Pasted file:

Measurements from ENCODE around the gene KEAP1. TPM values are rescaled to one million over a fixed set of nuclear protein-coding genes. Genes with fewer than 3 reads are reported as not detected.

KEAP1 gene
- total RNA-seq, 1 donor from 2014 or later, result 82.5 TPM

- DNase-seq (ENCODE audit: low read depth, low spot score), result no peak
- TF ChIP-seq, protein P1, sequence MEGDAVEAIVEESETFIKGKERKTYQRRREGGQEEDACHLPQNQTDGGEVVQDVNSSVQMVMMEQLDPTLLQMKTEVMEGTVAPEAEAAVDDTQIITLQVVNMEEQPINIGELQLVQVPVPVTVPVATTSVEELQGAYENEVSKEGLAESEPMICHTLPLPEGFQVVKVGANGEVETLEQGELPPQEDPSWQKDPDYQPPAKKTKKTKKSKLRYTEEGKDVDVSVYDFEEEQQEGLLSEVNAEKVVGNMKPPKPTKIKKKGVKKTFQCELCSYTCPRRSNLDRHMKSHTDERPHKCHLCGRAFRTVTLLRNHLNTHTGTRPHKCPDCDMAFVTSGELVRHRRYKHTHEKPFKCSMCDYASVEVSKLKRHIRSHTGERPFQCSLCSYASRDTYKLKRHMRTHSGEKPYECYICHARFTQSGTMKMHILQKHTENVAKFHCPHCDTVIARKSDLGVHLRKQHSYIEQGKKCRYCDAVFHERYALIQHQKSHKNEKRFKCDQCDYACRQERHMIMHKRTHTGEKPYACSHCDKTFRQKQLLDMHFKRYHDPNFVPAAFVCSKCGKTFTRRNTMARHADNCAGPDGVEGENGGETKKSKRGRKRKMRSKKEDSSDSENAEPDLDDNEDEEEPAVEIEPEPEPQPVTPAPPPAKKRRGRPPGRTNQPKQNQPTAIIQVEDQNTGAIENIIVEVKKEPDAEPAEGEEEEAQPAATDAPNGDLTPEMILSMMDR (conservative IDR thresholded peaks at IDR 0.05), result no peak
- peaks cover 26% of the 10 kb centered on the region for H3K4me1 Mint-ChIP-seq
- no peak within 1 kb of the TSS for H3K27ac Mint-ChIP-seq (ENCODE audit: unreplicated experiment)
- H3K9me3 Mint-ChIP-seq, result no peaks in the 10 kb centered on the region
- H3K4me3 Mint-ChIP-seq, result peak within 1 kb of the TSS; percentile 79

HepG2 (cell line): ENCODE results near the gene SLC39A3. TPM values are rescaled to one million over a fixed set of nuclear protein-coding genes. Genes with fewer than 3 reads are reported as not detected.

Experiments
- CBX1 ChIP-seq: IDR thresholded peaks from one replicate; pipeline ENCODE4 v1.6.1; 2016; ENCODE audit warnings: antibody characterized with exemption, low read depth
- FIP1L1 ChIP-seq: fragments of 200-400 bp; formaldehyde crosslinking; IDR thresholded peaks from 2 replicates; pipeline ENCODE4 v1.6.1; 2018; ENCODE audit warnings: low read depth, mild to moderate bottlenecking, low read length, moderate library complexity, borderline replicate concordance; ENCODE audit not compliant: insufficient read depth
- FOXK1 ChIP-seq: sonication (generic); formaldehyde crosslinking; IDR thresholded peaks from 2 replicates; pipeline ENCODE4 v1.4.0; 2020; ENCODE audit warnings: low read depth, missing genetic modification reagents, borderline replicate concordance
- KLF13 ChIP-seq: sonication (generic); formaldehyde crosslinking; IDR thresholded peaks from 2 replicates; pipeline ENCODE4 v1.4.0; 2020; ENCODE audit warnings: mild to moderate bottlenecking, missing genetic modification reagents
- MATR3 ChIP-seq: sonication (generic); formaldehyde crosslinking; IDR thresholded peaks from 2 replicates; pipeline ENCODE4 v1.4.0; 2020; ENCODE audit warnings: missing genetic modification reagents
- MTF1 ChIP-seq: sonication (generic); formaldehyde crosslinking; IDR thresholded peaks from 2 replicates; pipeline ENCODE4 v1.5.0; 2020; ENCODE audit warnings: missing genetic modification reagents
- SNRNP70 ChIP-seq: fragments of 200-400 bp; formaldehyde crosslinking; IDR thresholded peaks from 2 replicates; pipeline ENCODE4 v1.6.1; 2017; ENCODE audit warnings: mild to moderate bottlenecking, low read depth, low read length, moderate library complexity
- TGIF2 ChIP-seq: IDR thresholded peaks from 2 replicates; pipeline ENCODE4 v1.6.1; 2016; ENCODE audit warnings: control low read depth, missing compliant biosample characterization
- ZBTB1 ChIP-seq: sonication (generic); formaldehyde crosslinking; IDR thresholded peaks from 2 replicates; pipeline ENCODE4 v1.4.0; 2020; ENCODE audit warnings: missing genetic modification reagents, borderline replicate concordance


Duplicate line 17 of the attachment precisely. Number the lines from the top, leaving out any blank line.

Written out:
- MTF1 ChIP-seq: sonication (generic); formaldehyde crosslinking; IDR thresholded peaks from 2 replicates; pipeline ENCODE4 v1.5.0; 2020; ENCODE audit warnings: missing genetic modification reagents